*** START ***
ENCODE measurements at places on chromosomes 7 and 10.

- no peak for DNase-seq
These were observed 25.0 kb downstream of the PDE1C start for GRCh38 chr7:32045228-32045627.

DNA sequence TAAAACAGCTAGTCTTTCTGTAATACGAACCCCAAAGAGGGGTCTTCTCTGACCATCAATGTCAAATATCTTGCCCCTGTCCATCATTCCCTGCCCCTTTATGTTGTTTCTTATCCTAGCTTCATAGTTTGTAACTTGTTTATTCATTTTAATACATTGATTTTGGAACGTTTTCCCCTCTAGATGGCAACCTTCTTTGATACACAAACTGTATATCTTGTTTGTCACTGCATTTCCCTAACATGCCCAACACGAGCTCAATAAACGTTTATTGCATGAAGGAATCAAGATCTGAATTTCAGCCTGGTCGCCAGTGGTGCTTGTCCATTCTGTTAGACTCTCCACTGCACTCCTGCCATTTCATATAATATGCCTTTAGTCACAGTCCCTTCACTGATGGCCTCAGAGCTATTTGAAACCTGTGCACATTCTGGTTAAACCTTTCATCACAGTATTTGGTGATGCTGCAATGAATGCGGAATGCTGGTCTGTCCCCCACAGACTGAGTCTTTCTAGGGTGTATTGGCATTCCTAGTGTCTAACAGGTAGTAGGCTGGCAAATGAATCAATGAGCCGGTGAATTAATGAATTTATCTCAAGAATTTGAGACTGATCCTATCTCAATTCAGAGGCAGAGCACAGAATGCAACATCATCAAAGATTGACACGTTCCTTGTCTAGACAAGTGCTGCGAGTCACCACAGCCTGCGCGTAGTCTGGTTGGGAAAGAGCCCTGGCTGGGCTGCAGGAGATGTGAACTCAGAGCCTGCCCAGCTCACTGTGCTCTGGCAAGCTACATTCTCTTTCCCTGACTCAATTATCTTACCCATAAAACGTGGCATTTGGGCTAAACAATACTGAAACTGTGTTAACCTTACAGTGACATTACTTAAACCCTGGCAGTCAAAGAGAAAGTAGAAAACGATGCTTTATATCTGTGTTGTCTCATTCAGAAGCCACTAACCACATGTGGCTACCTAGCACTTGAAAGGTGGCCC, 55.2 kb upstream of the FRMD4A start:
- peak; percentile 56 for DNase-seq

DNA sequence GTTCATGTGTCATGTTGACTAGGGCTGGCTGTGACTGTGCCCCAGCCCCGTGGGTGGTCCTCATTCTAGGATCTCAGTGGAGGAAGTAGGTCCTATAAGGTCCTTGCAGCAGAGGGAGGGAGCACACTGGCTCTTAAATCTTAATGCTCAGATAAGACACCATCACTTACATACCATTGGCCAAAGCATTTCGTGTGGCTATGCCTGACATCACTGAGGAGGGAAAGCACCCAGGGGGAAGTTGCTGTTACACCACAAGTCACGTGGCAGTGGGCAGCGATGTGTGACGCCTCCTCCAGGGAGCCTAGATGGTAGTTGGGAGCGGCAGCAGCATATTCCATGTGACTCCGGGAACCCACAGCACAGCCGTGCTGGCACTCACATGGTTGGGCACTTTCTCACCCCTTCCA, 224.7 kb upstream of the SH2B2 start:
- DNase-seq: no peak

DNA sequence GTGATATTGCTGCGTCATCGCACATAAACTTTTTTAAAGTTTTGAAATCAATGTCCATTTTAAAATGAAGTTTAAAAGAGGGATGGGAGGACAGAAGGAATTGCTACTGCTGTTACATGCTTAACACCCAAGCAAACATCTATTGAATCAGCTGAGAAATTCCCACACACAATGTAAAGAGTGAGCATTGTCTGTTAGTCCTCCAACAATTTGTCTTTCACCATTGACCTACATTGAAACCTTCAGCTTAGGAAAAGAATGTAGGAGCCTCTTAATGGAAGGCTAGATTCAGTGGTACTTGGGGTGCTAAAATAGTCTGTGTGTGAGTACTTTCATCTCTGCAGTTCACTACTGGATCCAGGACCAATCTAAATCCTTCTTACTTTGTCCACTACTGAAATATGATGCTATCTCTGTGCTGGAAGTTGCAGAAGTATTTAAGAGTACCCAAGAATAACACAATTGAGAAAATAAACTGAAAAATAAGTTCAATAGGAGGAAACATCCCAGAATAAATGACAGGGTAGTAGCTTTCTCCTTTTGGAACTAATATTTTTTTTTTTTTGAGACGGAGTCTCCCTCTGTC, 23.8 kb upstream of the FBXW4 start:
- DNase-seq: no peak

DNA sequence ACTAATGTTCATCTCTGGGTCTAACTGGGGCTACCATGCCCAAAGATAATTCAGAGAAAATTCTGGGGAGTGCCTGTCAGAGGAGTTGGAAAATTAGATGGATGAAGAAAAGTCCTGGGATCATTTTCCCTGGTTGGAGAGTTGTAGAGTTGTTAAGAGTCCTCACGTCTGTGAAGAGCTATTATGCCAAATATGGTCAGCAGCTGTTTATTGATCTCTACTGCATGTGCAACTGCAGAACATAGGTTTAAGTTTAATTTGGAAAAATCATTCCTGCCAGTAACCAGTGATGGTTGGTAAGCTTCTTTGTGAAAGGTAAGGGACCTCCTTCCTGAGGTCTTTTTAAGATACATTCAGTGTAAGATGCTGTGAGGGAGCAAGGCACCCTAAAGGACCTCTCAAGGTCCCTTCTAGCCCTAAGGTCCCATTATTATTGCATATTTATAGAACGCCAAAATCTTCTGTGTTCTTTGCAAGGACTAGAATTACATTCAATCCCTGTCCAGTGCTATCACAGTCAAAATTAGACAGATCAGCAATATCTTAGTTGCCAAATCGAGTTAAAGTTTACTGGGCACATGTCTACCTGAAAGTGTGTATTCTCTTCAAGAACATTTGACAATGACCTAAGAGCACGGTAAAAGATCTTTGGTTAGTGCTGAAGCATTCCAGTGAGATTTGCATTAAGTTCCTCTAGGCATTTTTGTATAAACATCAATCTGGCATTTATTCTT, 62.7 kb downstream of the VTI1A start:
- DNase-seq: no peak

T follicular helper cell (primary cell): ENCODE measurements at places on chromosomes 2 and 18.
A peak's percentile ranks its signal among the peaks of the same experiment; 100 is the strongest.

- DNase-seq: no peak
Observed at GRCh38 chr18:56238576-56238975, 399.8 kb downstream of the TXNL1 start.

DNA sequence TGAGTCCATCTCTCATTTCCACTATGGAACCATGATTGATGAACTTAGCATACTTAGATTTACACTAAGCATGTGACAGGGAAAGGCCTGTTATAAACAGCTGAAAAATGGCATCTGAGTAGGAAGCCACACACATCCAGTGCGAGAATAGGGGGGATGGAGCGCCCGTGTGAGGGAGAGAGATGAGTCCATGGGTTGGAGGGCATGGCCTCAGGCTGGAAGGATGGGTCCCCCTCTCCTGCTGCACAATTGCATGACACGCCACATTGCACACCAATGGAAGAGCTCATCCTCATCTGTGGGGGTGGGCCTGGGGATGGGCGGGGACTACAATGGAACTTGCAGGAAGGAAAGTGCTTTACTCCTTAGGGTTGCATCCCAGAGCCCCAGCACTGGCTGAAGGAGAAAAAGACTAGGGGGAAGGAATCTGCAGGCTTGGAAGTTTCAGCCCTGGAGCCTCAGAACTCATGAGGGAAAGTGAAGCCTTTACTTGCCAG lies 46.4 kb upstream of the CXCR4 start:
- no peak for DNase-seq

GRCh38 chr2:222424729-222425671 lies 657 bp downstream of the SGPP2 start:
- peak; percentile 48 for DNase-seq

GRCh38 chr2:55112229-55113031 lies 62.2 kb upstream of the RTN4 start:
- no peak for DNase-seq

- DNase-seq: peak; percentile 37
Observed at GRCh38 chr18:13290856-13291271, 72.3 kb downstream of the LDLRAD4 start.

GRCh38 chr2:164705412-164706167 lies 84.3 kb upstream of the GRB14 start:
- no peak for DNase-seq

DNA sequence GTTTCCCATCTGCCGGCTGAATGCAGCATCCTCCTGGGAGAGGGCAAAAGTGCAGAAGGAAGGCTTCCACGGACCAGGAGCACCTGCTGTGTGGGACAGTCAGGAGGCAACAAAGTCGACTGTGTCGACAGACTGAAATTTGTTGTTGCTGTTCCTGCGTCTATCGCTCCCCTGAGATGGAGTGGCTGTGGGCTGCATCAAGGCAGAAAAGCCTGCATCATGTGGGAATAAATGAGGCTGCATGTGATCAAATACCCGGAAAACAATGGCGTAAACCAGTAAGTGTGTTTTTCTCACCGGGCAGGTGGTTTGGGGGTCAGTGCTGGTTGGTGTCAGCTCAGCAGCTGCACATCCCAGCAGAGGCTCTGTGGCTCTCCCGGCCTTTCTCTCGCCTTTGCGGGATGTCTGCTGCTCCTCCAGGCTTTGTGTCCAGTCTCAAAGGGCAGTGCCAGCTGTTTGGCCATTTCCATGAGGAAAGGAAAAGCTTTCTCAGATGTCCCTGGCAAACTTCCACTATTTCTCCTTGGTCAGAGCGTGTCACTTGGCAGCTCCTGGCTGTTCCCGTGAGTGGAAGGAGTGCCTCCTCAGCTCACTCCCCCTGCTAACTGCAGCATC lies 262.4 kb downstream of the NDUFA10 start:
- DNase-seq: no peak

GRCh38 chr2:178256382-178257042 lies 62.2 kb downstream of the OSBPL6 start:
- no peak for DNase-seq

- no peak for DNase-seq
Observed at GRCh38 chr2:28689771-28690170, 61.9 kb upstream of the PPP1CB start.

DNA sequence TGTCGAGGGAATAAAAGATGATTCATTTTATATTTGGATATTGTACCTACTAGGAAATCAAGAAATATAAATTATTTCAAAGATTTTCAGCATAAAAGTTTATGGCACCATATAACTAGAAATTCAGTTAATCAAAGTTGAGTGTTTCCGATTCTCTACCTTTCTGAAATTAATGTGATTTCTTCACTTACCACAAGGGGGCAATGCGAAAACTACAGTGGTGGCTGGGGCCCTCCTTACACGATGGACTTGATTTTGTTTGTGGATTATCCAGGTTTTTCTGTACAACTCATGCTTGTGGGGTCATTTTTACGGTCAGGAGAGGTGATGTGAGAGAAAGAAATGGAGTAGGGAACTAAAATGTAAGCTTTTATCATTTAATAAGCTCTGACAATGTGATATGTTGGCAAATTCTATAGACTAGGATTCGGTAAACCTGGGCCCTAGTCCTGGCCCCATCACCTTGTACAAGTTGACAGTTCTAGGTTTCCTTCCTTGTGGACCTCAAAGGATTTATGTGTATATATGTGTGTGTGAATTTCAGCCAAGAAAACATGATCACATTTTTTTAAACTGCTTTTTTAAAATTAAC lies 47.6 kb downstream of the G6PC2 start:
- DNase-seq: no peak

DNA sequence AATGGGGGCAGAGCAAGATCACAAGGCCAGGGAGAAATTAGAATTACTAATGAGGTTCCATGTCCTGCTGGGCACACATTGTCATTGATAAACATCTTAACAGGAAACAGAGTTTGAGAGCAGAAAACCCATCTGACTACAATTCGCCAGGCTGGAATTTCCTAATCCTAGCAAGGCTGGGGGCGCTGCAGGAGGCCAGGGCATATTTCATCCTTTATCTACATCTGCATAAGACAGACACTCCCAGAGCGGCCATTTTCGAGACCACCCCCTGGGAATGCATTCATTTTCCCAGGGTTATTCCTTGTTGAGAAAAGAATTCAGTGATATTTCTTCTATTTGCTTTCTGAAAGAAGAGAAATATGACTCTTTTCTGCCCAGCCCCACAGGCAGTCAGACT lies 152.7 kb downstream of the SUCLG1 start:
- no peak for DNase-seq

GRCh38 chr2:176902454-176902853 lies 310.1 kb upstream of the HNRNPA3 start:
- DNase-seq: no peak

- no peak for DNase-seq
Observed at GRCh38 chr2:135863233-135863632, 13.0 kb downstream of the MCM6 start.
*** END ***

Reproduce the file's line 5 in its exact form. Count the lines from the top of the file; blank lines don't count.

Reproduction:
- peak; percentile 56 for DNase-seq